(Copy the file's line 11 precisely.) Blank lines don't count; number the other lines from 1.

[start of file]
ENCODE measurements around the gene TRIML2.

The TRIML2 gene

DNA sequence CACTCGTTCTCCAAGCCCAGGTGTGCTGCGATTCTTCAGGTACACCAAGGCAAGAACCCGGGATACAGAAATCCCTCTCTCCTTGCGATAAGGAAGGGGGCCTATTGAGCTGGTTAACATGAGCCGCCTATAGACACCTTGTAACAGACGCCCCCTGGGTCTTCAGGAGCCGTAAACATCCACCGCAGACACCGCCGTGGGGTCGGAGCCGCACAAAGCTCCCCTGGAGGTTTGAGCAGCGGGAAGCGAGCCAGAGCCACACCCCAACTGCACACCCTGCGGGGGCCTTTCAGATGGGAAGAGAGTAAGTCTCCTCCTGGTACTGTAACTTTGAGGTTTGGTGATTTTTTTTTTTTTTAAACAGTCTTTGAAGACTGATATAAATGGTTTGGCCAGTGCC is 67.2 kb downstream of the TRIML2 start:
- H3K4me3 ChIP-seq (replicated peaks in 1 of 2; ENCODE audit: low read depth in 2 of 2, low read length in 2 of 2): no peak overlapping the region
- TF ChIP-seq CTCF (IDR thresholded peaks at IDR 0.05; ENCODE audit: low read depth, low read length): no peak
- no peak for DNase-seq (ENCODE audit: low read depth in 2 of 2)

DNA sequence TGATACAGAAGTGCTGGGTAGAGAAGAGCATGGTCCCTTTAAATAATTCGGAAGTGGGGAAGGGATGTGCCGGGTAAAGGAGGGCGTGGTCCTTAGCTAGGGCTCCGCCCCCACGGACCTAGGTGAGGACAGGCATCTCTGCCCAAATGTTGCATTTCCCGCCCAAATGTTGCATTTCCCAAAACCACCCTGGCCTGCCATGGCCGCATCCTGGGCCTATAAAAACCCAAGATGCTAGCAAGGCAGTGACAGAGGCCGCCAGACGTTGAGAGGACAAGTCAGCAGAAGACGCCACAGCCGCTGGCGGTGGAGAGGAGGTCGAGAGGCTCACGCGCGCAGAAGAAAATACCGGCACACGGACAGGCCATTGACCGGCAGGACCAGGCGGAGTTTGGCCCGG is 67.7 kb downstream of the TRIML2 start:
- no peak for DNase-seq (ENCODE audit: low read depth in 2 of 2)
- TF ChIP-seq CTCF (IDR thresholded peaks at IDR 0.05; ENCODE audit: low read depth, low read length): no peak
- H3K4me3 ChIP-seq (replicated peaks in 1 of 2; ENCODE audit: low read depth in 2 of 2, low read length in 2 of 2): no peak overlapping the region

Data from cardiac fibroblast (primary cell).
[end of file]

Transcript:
Data from cardiac fibroblast (primary cell).